The story also focusses upon Jennifer who is mother to five year old little girl. Her daughter is moody and it's obvious that there are deep rooted problems. Jennifer has to deal with this alone as her husband is away in America, at the bedside of his dying grandmother. The strain in their relationship is palpable on the page, as is the strain and difficulties between mother and daughter.

Although this book is beautifully written, the prose set against the wildness of the Cornish coast, it was a difficult book to read due to the subject matter. Any book that focusses upon a missing child is difficult to read, but the author manages to tackle this subject with sensitivity and great care, so that what you then get is an insightful and  engaging read, that you simply can't put down. Although I guessed pretty early on the 'how', I wanted to understand the 'why'. This is the central core of this psychological chiller.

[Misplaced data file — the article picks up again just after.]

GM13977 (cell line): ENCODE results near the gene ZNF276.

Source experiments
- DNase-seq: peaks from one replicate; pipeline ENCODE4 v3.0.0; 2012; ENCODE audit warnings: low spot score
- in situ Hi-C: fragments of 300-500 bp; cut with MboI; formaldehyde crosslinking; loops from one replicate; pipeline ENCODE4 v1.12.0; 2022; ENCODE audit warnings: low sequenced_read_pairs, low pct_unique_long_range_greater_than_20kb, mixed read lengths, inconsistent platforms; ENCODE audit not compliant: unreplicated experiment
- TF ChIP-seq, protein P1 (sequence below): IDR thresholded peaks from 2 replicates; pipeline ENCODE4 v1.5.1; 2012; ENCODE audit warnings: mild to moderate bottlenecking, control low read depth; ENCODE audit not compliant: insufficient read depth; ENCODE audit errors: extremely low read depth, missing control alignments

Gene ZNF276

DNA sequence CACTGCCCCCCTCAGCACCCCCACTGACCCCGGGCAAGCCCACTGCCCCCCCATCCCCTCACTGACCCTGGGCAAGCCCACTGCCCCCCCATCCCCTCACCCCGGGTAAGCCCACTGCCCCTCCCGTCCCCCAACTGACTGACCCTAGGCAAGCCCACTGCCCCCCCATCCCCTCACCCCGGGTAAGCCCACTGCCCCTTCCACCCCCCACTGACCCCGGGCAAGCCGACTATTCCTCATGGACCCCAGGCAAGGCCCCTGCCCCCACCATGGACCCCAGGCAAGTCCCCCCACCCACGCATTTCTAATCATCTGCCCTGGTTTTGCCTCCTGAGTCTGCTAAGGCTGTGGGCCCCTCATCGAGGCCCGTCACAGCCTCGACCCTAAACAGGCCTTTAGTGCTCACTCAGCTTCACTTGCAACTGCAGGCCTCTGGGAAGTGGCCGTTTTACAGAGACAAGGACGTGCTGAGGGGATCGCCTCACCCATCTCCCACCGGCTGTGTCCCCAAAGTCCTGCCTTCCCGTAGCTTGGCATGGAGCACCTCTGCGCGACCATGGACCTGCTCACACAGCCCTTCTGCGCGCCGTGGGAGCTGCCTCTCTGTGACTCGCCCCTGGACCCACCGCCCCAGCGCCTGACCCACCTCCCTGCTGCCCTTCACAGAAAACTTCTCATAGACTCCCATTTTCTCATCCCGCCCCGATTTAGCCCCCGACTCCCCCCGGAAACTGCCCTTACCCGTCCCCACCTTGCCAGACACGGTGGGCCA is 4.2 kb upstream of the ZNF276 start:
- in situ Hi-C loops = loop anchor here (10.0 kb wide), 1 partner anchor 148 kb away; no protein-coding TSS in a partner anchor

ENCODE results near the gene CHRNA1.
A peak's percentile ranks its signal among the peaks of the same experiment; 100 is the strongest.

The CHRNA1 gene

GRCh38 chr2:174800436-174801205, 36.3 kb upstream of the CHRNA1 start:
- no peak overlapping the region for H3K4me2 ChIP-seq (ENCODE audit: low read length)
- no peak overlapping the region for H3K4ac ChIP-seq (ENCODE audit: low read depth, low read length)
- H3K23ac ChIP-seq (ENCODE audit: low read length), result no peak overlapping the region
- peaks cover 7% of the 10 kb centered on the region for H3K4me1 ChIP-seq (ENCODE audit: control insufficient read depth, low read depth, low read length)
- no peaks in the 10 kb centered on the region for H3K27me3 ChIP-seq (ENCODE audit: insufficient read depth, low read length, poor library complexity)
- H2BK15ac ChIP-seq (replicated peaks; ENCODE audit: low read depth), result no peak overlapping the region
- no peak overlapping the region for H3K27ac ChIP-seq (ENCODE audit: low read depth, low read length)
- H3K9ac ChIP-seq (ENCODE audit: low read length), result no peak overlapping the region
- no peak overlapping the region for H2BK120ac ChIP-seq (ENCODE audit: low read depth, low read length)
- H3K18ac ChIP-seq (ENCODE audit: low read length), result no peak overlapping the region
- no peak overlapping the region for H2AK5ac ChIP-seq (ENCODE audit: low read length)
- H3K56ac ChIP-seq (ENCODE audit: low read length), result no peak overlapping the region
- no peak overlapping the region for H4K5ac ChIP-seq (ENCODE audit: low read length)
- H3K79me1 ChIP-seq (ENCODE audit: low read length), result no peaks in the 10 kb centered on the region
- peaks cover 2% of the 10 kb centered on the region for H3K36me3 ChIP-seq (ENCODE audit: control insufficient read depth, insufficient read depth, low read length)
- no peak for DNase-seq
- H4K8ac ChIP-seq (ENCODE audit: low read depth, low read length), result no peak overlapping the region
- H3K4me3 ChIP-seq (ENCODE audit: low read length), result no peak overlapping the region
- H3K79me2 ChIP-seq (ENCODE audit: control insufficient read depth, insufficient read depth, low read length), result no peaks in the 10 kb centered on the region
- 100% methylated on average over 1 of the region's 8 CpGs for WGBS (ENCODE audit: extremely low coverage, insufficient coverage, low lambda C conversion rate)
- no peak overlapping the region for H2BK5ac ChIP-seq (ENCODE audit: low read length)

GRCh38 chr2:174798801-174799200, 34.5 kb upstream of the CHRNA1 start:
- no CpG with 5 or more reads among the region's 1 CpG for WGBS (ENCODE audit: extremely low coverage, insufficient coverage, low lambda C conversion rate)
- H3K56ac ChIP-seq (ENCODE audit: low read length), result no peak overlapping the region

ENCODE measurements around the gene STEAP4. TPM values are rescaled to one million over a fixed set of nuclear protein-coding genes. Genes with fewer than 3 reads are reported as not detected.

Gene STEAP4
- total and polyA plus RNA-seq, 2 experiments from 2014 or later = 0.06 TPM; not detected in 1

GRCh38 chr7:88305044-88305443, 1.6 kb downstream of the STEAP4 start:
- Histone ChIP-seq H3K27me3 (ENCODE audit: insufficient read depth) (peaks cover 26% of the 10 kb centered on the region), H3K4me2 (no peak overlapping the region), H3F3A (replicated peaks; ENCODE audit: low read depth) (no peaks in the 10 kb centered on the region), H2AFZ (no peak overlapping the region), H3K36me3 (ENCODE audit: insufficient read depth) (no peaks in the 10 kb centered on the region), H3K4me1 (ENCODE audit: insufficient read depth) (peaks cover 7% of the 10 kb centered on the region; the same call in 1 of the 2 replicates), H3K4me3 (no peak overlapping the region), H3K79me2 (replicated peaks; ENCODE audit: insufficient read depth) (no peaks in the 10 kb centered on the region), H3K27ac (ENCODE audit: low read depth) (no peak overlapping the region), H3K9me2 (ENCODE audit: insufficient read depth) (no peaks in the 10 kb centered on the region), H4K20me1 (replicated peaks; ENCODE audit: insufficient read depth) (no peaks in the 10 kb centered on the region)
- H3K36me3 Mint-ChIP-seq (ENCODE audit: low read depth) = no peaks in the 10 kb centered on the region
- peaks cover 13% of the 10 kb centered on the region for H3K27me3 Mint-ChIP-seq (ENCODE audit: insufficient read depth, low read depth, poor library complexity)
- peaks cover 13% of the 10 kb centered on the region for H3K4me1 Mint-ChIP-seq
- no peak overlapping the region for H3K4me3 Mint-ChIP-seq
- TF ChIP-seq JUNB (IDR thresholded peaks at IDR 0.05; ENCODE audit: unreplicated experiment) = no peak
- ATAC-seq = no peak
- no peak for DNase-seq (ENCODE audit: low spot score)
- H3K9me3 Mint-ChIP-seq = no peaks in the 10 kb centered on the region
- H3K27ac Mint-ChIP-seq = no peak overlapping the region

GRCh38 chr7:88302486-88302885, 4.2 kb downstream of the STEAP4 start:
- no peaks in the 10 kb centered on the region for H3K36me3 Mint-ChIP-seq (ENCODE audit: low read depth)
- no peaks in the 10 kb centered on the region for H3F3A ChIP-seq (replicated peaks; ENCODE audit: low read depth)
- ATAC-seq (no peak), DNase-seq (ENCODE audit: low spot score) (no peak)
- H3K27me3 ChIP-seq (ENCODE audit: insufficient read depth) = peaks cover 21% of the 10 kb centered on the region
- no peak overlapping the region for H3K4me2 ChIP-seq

The Cold Cold Sea is one dark and unsettling read.  This book sent chills down my spine and left me thinking about the characters long after the final words.

With thanks to the author for providing a copy for review purposes.

Wednesday, 19 September 2018

#TurningLeftAroundTheWorld @dcmooreauthor

 About Turning Left Around the World